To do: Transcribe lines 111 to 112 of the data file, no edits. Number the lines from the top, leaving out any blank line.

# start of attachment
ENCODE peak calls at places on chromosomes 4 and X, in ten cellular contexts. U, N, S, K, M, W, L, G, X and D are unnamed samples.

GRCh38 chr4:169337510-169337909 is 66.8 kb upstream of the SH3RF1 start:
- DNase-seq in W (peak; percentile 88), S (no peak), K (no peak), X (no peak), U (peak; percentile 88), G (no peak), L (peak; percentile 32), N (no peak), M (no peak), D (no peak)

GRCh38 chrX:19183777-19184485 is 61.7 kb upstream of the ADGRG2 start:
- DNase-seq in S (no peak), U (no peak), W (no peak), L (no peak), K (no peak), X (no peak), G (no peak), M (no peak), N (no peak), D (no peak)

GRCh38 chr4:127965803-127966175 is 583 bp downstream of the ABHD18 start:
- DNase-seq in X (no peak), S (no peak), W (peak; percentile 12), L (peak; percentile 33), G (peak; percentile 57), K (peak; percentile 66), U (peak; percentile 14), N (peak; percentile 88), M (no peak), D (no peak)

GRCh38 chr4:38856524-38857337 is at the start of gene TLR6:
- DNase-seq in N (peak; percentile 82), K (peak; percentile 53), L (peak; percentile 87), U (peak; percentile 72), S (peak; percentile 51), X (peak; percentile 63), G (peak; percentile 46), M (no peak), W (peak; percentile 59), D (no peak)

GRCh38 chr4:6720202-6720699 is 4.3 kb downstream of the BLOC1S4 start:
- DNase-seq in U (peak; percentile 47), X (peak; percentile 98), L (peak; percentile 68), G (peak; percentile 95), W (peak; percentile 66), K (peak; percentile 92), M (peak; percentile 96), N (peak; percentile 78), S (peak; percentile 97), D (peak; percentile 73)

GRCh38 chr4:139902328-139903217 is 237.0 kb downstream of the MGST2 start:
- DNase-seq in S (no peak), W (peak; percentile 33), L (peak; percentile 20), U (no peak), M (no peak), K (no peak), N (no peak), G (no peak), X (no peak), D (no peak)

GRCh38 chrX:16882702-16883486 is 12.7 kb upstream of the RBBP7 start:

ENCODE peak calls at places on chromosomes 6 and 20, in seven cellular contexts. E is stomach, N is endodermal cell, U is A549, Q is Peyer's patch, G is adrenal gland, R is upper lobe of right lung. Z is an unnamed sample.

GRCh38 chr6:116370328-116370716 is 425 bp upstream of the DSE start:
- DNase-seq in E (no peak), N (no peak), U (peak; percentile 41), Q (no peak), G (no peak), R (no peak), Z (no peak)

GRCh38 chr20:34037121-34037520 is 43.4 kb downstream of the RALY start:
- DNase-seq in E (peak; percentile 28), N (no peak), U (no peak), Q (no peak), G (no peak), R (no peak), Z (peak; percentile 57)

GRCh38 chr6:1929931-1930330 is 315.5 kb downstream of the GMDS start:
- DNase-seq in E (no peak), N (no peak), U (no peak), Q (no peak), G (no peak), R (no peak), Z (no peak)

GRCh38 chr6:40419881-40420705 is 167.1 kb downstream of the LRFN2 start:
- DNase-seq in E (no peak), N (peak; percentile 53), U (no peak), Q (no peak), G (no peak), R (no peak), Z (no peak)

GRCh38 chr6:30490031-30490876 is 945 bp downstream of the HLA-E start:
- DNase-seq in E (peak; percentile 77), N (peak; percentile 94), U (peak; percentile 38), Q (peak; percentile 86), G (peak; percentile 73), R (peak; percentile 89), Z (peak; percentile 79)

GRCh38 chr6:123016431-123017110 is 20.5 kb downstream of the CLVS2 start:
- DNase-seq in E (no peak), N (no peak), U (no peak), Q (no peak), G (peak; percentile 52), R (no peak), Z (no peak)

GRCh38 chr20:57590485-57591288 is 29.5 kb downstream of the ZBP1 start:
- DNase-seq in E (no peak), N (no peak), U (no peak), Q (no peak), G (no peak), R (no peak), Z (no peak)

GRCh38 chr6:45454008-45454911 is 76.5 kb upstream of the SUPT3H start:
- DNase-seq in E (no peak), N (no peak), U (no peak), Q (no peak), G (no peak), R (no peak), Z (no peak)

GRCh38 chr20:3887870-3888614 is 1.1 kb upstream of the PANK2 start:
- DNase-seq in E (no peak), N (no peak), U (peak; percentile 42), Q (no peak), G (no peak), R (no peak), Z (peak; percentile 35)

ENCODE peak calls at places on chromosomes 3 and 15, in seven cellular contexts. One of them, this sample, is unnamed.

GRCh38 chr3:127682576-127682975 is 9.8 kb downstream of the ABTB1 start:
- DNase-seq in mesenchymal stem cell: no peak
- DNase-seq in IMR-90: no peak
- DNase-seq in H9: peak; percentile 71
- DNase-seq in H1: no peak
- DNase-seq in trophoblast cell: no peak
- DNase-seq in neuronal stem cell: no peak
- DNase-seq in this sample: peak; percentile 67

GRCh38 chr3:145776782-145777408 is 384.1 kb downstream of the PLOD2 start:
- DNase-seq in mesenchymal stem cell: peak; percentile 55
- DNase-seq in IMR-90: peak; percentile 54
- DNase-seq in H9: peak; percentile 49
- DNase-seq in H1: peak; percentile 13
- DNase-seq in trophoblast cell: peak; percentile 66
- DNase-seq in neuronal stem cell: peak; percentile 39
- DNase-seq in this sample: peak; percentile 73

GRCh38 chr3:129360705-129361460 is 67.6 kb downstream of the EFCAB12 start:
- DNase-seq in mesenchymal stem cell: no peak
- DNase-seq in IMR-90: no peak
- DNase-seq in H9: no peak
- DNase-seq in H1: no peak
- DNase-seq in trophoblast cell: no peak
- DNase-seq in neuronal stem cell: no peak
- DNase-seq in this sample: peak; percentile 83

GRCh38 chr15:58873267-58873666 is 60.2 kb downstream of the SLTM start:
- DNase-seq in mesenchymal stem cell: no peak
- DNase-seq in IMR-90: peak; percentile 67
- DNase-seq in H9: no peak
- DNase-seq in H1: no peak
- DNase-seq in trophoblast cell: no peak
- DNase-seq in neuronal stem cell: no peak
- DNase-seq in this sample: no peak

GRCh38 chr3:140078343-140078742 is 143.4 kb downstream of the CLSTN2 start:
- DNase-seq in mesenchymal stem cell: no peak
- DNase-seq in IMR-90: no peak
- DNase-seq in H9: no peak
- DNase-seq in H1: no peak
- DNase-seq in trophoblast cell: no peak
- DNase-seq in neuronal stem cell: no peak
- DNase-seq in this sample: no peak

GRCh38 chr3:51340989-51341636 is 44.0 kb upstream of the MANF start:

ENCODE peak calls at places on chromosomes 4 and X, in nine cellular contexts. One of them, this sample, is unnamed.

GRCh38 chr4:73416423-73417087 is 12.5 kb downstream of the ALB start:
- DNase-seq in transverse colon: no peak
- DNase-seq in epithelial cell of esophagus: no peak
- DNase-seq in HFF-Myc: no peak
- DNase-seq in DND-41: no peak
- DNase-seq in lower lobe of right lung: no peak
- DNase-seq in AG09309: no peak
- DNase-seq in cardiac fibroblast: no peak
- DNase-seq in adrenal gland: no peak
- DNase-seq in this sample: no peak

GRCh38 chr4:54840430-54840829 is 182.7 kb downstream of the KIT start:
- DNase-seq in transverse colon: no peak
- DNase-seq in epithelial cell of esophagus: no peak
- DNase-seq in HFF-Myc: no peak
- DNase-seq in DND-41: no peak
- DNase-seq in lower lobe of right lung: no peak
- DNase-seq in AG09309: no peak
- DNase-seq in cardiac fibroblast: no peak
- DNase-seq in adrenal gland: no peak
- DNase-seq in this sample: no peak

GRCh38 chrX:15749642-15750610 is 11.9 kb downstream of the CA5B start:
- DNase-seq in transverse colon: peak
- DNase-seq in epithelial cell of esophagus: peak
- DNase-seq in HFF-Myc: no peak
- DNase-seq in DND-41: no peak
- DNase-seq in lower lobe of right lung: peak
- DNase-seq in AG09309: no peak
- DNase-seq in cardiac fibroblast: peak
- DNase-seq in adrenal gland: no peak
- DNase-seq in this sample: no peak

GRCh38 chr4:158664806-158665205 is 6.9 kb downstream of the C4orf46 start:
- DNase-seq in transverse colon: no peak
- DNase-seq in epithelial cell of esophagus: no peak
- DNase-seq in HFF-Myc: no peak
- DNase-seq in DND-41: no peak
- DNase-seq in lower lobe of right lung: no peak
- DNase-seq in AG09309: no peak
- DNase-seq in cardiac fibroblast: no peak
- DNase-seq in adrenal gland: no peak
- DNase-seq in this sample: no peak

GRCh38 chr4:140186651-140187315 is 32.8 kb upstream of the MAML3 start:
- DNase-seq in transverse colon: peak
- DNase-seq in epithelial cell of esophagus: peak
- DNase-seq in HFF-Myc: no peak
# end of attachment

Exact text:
- DNase-seq in DND-41: no peak
- DNase-seq in lower lobe of right lung: no peak